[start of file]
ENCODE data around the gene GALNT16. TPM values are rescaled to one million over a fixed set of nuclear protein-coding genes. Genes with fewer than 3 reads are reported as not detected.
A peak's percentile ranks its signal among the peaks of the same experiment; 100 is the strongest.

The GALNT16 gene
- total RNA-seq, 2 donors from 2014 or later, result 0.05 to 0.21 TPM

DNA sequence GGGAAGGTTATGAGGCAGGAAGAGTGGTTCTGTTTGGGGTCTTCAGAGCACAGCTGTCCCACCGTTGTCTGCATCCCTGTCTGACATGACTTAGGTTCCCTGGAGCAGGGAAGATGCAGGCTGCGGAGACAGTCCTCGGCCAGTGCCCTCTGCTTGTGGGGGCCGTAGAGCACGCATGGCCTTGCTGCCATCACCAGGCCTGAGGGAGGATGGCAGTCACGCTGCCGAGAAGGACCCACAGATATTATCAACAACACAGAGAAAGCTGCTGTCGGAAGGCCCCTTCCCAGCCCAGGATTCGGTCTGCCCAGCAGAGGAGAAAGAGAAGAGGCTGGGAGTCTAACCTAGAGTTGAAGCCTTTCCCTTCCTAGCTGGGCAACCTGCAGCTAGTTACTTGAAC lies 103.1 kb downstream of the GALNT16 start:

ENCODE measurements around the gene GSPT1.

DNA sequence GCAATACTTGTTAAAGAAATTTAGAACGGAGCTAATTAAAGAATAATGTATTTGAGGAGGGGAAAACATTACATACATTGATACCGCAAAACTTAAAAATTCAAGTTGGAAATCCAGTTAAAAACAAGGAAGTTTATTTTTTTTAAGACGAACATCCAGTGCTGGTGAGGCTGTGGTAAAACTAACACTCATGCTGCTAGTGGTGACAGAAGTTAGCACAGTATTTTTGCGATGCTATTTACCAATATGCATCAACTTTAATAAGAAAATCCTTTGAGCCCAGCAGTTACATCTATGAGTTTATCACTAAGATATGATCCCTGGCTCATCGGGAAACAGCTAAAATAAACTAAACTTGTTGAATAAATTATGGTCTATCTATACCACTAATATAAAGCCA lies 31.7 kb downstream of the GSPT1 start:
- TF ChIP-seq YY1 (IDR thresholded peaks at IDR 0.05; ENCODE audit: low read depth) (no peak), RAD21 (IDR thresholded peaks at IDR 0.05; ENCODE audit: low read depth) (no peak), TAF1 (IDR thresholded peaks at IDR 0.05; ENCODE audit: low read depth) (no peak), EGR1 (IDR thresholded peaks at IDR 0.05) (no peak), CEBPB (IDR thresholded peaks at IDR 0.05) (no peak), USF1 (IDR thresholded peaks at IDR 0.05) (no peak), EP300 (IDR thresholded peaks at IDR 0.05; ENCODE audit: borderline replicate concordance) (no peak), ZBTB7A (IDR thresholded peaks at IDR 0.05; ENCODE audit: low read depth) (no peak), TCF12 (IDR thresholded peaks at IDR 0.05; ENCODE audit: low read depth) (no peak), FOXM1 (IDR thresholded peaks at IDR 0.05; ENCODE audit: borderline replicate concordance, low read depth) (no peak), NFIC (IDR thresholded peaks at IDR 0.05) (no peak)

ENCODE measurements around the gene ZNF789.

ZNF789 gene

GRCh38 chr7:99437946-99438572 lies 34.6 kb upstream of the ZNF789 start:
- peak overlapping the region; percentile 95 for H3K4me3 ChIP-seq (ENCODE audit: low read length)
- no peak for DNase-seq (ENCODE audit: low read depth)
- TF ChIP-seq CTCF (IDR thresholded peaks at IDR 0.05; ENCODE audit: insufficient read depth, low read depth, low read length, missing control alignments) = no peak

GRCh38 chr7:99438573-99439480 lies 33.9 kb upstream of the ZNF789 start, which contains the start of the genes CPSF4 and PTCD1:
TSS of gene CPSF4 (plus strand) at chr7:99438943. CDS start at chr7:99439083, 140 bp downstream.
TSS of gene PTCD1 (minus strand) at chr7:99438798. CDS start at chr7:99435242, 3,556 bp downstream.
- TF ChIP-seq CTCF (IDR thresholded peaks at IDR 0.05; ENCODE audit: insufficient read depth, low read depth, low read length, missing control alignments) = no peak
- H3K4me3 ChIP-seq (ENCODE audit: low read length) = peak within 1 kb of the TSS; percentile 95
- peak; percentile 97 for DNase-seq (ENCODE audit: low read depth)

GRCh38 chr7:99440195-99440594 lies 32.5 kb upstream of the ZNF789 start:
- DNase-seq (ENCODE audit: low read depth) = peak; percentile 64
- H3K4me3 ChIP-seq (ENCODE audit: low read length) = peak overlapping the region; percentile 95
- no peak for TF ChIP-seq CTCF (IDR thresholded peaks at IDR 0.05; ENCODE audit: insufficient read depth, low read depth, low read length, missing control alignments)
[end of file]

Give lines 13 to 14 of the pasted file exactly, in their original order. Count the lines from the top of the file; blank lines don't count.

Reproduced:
- no peak for DNase-seq (ENCODE audit: low read depth)
- TF ChIP-seq CTCF (IDR thresholded peaks at IDR 0.05; ENCODE audit: insufficient read depth, low read depth, low read length, missing control alignments) = no peak